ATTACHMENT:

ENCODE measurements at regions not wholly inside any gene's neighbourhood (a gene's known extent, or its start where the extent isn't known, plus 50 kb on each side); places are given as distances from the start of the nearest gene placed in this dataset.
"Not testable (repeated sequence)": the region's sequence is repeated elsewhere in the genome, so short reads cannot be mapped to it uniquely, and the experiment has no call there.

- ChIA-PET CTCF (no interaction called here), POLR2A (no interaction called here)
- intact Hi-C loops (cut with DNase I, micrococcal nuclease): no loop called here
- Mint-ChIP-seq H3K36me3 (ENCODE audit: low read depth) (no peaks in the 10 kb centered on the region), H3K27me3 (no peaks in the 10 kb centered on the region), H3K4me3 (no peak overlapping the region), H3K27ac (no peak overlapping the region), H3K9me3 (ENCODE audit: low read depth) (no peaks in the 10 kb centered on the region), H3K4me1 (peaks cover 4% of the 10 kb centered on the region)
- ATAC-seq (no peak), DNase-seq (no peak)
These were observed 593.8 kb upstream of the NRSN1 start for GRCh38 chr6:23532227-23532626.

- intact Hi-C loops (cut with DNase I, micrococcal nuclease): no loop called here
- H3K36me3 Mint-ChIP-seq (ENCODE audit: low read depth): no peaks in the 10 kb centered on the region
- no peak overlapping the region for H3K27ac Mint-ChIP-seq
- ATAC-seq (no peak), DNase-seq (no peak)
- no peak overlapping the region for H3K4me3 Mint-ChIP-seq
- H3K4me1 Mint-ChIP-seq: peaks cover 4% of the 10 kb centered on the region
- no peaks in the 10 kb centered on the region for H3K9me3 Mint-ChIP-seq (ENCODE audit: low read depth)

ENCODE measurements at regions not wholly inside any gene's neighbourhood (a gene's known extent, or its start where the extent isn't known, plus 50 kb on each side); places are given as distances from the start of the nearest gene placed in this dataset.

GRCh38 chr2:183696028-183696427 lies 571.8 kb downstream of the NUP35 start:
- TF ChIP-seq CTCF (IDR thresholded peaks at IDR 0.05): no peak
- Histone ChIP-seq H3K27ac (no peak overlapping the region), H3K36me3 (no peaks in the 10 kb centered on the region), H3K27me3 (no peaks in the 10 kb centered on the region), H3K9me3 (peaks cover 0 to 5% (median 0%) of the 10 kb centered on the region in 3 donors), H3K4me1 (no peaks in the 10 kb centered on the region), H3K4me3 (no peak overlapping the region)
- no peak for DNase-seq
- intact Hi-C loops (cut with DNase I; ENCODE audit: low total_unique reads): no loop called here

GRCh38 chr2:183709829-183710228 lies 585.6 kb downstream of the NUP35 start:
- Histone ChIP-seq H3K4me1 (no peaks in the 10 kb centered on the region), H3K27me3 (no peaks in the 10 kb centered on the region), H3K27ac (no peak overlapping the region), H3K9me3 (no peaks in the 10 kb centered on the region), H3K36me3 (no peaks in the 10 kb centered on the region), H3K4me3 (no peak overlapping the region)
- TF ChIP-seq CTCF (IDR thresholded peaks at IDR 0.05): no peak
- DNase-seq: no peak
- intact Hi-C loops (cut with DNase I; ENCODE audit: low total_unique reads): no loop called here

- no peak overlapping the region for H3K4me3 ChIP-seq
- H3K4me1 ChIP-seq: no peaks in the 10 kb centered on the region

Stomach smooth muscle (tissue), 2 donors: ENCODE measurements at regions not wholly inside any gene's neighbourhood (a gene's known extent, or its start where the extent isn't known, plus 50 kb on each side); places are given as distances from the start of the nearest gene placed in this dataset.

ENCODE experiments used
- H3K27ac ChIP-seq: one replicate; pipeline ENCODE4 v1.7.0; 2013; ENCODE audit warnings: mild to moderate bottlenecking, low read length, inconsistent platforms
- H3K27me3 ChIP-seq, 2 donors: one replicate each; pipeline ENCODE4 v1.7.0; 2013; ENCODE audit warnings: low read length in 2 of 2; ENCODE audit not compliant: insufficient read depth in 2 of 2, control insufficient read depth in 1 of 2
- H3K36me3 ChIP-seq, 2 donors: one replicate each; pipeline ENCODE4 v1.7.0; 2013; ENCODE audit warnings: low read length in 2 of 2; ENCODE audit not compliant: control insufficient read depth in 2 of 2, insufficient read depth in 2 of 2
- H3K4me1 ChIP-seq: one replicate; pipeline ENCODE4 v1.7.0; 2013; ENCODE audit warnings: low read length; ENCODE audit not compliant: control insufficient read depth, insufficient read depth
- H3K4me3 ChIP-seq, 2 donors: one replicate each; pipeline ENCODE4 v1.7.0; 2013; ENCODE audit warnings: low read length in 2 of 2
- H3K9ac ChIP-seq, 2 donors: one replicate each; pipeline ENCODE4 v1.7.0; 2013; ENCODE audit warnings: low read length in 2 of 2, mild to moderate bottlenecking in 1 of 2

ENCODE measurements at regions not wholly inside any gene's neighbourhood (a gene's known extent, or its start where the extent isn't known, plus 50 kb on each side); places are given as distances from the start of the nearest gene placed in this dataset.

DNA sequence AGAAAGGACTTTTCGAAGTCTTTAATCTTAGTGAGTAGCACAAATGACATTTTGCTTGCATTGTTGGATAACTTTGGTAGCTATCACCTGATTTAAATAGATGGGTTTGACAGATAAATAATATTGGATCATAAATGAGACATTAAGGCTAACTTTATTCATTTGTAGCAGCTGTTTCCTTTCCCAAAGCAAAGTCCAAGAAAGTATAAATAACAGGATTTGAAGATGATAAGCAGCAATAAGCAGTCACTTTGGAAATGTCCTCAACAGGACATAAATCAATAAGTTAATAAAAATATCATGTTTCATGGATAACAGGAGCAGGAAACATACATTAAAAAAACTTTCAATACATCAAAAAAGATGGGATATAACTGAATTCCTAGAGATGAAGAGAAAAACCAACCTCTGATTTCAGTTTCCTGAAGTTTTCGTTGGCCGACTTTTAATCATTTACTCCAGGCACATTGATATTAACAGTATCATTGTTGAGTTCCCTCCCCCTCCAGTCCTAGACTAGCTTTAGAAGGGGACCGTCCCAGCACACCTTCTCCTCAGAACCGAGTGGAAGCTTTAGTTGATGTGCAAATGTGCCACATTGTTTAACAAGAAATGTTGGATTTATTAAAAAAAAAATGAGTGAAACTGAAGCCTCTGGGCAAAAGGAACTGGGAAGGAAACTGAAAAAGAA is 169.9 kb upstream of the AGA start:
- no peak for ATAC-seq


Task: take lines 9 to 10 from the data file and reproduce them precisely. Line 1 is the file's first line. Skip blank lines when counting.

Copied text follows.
- H3K36me3 Mint-ChIP-seq (ENCODE audit: low read depth): no peaks in the 10 kb centered on the region
- no peak overlapping the region for H3K27ac Mint-ChIP-seq